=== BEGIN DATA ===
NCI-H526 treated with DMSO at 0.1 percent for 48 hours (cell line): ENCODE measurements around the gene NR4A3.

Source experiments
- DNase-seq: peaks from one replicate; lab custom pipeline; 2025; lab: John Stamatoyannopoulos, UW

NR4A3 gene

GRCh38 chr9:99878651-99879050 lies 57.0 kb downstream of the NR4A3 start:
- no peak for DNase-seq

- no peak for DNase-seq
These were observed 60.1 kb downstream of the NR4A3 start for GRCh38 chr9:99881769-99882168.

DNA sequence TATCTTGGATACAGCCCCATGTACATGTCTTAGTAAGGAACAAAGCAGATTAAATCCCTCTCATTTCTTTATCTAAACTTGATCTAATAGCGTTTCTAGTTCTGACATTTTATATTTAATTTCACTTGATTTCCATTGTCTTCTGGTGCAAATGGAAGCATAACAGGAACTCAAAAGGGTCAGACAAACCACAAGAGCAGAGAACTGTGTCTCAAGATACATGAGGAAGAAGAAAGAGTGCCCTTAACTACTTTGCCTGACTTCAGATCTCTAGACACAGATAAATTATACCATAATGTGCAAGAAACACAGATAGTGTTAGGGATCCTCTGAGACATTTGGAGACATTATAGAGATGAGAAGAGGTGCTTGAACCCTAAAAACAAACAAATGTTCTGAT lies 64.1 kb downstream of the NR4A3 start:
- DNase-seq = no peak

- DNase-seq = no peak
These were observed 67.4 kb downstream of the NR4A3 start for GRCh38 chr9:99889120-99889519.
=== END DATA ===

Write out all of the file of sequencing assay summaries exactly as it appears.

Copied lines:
NCI-H526 treated with DMSO at 0.1 percent for 48 hours (cell line): ENCODE measurements around the gene NR4A3.

Source experiments
- DNase-seq: peaks from one replicate; lab custom pipeline; 2025; lab: John Stamatoyannopoulos, UW

NR4A3 gene

GRCh38 chr9:99878651-99879050 lies 57.0 kb downstream of the NR4A3 start:
- no peak for DNase-seq

- no peak for DNase-seq
These were observed 60.1 kb downstream of the NR4A3 start for GRCh38 chr9:99881769-99882168.

DNA sequence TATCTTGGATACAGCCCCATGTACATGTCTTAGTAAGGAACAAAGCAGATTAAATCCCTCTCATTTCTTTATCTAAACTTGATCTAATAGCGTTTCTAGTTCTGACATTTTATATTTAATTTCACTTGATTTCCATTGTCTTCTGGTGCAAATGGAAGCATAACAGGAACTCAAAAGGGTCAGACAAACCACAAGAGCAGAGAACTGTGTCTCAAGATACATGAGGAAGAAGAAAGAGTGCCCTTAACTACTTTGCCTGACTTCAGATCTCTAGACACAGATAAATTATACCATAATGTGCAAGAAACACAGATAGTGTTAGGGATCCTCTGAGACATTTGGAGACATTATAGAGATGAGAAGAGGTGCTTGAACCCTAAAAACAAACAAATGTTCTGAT lies 64.1 kb downstream of the NR4A3 start:
- DNase-seq = no peak

- DNase-seq = no peak
These were observed 67.4 kb downstream of the NR4A3 start for GRCh38 chr9:99889120-99889519.